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  9. Interesting discussion on yesterday’s prayer thread regarding how to bear witness to the Gospel to a grandchild of an unbelieving child. I have two points to add, one, staying silent is not necessarily disobedience, as the story of Esther and the passage on wives in I Peter demonstrates. As Presbyterian minister Liam Goligher noted in his sermon series on Esther, one cannot be forever nagging at one’s unbelieving family members to get them to believe. The other is incorporating Scripture into one’s daily conversation. I think of Paul’s command, “Let your speech be always with grace, seasoned with salt, so that you may know how you ought to answer each person.” (Colossians 4:6). Not all require the same answer – recall that Christ at times wouldn’t answer at all. But his speech was always heavily seasoned with Scripture – the more I read the Old Testament, the more I see how heavily it was quoted in the New Testament, as I am constantly finding new quotes. The early church writers carried on the custom, with their writings, and in the case of Justin Martyr Dialogue, speech, was so saturated with Scripture that you could take a paragraph of theirs and find 20 different parts of the Bible they had drawn their ideas from. It wasn’t that they sat down and searched out verses to use, it is that Scripture clearly was what they thought of, read, and talked about constantly until their entire method of thinking and reasoning was shaped by the Bible.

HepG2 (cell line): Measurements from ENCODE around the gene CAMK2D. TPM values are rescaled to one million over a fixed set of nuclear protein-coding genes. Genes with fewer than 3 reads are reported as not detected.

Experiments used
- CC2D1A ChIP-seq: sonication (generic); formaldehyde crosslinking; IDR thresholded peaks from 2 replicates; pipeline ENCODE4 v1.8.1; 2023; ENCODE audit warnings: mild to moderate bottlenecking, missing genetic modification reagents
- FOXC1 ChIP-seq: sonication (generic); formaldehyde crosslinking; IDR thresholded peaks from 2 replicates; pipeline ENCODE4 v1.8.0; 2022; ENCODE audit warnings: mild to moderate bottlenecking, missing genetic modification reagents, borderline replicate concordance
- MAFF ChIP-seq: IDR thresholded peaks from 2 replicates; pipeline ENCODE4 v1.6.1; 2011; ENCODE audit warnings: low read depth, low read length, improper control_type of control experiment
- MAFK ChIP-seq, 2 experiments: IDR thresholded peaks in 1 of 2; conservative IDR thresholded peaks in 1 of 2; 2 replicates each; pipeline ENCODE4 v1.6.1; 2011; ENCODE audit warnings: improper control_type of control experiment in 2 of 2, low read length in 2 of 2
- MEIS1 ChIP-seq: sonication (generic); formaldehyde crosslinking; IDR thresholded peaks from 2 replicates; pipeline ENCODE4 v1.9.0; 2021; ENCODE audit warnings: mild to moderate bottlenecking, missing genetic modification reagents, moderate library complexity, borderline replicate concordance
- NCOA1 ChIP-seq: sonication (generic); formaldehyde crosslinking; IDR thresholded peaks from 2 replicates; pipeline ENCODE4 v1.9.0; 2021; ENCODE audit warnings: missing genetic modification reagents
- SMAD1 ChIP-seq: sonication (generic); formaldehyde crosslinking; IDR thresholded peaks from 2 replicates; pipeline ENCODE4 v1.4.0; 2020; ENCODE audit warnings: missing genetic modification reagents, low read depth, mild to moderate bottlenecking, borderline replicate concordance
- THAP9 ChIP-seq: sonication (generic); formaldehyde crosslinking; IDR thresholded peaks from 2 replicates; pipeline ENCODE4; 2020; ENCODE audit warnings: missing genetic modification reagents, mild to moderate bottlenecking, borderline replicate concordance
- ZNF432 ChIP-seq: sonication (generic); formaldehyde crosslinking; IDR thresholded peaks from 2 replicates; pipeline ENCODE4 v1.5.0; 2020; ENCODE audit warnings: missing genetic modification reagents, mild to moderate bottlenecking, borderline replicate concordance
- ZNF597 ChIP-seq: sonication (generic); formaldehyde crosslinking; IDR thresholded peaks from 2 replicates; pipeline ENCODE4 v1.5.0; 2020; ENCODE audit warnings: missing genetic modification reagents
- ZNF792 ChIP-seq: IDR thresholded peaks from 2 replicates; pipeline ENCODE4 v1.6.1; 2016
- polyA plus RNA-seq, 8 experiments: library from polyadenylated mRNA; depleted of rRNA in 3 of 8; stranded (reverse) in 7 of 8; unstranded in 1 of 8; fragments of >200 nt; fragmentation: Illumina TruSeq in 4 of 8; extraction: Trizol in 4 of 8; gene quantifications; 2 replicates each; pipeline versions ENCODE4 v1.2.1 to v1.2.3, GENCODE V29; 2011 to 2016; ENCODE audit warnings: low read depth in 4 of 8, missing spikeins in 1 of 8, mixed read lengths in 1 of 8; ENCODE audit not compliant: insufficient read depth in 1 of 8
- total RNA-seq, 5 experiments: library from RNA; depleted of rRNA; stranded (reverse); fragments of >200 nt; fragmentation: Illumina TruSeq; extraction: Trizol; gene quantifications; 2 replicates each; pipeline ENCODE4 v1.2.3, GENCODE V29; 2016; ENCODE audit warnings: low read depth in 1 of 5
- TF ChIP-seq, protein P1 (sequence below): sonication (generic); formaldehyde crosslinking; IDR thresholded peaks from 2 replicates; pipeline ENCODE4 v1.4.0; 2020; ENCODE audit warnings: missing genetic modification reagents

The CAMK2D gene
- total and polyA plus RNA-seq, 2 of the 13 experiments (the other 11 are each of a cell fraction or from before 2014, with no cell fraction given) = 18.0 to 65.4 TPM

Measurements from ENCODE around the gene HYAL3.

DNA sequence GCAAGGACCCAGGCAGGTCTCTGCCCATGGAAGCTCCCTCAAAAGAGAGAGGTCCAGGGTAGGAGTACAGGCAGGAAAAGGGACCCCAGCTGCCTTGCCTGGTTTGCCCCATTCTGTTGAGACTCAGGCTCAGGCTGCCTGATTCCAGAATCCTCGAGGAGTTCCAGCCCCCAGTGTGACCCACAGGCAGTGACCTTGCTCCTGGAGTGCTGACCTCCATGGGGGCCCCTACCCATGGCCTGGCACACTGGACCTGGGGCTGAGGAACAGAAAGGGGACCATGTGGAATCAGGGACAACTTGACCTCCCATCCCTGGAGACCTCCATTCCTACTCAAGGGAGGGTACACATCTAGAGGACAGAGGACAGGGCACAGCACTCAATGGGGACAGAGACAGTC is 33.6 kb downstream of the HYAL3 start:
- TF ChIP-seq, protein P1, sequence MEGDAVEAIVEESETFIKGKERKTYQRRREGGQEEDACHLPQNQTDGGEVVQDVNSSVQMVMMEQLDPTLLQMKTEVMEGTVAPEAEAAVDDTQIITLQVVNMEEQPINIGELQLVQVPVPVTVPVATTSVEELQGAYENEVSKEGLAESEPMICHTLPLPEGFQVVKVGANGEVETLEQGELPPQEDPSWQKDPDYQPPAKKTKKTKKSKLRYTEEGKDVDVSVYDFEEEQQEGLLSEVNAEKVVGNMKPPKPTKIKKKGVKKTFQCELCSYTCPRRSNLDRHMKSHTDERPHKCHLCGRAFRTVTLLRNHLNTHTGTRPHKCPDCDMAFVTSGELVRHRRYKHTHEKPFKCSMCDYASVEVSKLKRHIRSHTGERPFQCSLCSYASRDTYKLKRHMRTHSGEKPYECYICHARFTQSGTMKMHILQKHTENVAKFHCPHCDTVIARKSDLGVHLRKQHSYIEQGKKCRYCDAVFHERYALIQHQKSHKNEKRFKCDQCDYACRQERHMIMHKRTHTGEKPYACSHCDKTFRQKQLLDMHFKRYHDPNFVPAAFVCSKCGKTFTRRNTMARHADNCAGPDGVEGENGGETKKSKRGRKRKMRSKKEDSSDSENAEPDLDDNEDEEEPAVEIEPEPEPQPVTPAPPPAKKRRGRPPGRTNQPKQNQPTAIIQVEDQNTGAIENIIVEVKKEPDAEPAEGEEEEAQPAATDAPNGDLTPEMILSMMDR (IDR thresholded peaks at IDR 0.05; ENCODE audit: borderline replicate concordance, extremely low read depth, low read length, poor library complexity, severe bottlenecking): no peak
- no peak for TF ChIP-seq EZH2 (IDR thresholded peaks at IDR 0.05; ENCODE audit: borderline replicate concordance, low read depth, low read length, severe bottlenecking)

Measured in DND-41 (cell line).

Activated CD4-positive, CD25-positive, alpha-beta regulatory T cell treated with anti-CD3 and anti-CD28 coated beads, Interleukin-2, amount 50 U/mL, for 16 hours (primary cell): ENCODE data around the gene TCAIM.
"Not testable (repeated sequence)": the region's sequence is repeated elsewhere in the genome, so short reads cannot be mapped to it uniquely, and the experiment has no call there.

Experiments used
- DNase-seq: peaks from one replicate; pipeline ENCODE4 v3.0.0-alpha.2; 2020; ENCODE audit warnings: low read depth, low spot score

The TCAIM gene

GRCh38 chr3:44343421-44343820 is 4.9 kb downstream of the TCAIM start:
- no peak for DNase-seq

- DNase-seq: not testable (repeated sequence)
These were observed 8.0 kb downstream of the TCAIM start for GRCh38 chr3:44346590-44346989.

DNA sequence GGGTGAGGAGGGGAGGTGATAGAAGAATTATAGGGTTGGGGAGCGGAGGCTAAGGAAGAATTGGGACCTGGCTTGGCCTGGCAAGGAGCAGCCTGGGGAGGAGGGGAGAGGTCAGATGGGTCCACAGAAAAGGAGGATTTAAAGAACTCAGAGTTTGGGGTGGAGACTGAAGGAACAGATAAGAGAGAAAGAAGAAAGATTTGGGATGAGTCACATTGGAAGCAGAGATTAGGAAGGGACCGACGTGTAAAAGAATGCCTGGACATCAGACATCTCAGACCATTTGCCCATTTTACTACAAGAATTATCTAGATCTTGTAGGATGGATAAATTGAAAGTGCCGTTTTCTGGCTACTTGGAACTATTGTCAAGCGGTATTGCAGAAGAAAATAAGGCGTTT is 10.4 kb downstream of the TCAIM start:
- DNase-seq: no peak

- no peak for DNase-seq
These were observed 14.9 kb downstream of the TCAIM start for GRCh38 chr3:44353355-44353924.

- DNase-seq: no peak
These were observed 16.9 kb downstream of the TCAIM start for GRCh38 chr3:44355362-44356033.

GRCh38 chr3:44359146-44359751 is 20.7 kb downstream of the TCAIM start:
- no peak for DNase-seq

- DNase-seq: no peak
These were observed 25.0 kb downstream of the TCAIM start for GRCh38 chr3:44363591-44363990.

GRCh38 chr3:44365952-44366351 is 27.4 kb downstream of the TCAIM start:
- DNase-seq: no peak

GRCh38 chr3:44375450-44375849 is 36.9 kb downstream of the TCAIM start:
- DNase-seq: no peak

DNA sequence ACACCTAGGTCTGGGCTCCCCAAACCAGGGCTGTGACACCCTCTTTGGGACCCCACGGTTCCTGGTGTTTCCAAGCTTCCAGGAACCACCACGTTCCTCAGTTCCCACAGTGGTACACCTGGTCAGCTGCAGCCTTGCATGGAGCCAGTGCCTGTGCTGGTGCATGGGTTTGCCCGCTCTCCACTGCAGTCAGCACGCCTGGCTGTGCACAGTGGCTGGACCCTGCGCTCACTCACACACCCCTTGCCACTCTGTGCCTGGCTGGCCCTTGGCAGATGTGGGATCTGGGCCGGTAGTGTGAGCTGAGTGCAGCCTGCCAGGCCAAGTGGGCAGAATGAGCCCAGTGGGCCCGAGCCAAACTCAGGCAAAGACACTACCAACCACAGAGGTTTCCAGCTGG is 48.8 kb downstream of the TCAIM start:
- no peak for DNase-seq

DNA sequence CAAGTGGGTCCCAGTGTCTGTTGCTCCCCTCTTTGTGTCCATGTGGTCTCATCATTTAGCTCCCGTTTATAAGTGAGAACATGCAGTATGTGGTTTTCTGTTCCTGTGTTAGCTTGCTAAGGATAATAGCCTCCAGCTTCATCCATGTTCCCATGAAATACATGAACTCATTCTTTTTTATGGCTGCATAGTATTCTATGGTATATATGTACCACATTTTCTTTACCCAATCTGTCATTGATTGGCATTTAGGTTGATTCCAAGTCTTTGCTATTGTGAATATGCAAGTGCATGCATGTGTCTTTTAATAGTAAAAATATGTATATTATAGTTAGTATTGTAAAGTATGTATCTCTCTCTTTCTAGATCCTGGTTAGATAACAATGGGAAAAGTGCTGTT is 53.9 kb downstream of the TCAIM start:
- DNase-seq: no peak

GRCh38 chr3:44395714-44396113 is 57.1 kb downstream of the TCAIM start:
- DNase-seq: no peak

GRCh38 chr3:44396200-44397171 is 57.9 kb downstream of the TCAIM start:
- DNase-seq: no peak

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  10. I need to get to a grocery store. I was down to canned things for dinner last night and that just didn’t set well all night long.

    We’re still having very cold nights and mornings, but by afternoon it is exceptionally warm, probably in the 80s. I was foggy when I walked the dogs last night.

    Halloween is tomorrow night which also is when we turn our clocks back an hour. I’m always in favor of more sleep and this time change is somewhat easier for me to adjust to.